History of Willys

1908

John North Willys buys the Overland Automotive Division of Standard Wheel Company and in 1912 renames it Willys-Overland Motor Company.

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 1936

Coming out of bankruptcy following the Great Depression, the company is reorganized as Willys-Overland Motors, Inc.

1940

Working from a Bantam Car Company design, Willys contracts to build military Jeeps for the war and produces about 360,000 vehicles by 1945.

1945

Willys-Overland begins producing the Civilian Jeep (CJ) line, with the introduction of the CJ2A model.

1946

Production begins on the Willys Jeep Wagon. Over 300,000 are manufactured between 1946 and 1965. CJ3A is introduced, and more than 132,000 are made before the production ends in 1953.

1947

Production begins on the Willys Jeep Truck. From 1947 to 1965, more than 200,000 are manufactured.

1948

Production begins on the Willys Jeepster. Only 19,000 vehicles are manufactured from 1948 to 1950.

1952

Willys CJ3B Jeeps go into production. By 1968, over 155,000 are sold.

1953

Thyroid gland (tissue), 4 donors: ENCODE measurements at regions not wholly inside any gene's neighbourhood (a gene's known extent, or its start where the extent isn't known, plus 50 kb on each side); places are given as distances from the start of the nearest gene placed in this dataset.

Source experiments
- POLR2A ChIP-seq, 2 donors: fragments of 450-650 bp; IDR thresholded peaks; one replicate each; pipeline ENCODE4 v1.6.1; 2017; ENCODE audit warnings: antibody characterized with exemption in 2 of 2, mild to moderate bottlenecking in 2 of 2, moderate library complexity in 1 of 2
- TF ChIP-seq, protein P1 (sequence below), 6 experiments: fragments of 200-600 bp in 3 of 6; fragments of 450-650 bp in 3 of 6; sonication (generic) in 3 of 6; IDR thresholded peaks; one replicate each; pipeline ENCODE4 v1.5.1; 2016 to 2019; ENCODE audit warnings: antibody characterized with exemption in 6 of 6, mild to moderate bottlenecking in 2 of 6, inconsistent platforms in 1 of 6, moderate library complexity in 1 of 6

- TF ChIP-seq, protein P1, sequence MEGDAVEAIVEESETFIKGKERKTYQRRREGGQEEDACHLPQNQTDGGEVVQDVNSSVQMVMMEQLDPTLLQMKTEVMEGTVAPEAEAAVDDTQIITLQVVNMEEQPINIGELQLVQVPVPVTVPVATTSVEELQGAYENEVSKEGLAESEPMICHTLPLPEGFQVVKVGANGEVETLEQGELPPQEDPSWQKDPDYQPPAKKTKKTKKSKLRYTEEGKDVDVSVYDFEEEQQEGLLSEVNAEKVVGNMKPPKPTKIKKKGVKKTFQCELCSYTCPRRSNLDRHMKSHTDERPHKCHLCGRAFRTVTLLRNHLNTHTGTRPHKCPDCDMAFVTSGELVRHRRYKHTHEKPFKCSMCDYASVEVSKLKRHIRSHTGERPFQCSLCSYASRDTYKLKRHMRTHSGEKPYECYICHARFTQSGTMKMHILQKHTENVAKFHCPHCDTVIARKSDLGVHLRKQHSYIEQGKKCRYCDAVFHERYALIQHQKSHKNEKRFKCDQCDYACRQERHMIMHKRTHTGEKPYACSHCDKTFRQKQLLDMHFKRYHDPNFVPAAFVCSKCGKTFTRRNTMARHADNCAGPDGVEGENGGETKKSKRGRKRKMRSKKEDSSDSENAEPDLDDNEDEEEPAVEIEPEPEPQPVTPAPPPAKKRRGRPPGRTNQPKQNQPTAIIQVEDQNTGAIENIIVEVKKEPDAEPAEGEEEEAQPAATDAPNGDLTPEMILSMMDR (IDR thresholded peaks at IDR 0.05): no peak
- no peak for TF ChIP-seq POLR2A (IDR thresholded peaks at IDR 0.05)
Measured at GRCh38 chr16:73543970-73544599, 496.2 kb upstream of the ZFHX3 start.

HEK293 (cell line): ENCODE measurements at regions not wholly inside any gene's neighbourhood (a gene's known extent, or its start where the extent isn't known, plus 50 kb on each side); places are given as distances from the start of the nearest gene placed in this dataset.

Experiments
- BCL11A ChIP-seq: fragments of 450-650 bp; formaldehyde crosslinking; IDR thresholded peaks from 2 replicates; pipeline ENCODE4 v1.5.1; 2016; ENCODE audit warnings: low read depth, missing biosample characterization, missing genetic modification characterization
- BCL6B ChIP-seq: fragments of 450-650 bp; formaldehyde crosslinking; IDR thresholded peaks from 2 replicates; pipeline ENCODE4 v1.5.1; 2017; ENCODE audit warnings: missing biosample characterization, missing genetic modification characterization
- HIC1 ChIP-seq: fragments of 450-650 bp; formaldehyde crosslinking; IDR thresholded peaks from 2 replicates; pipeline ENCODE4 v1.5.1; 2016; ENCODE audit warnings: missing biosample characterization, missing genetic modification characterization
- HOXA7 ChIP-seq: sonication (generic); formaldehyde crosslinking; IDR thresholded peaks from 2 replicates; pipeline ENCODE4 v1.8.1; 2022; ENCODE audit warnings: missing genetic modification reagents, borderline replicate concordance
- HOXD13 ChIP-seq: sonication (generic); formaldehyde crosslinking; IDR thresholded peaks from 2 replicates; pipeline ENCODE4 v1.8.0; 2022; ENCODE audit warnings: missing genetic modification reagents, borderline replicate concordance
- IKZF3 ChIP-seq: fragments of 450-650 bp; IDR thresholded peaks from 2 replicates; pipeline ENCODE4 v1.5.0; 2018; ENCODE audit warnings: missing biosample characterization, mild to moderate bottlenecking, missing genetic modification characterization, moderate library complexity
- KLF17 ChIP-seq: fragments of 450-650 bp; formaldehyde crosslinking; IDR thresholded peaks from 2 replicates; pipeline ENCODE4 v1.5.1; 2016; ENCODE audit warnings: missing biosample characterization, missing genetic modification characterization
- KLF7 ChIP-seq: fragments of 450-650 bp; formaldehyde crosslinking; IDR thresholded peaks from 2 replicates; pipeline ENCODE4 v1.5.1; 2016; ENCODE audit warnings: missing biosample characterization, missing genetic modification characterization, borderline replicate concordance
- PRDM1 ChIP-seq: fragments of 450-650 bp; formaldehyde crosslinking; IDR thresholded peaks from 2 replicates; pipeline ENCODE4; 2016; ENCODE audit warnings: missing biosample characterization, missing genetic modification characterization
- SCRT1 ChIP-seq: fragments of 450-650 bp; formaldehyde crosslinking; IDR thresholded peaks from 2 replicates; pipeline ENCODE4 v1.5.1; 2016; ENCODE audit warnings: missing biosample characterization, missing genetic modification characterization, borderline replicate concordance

Kaiser buys Willys-Overland and changes name to Willys Motor Company.

1954

CJ5 debuts at the start of its three-decade run.

1963

Company changes name to Kaiser-Jeep Corporation.

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1965

Kaiser-Jeep discontinues production of Willys wagons and trucks, retiring the Willys name with the line.

1970

American Motors Corporation takes over Kaiser-Jeep.

1975

CJ5 model is updated for the 1970s.

1975

Willys-Overland resurrected as a wholesale/retail parts business.

1976

Offering an optional automatic transmission, the CJ7 starts its 10-year run.

1983

By the time the last CJ5 rolls off the line in 1983, more than 610,000 of the vehicles have hit the highways in the U.S. and around the world.

1984

The XJ series Cherokee is introduced to compete in the growing compact SUV market.

1987

American Motors is purchased by Chrysler Corporation.

1993

Chrysler introduces the ZJ series Grand Cherokee to replace the discontinued Wagoneer.

1997

Redesigned TJ series Wrangler is introduced.

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1998

Daimler-Benz merges with Chrysler Corporation to form DaimlerChrysler, fifth largest auto maker in the world.

1999

The Grand Cherokee is redesigned.

 

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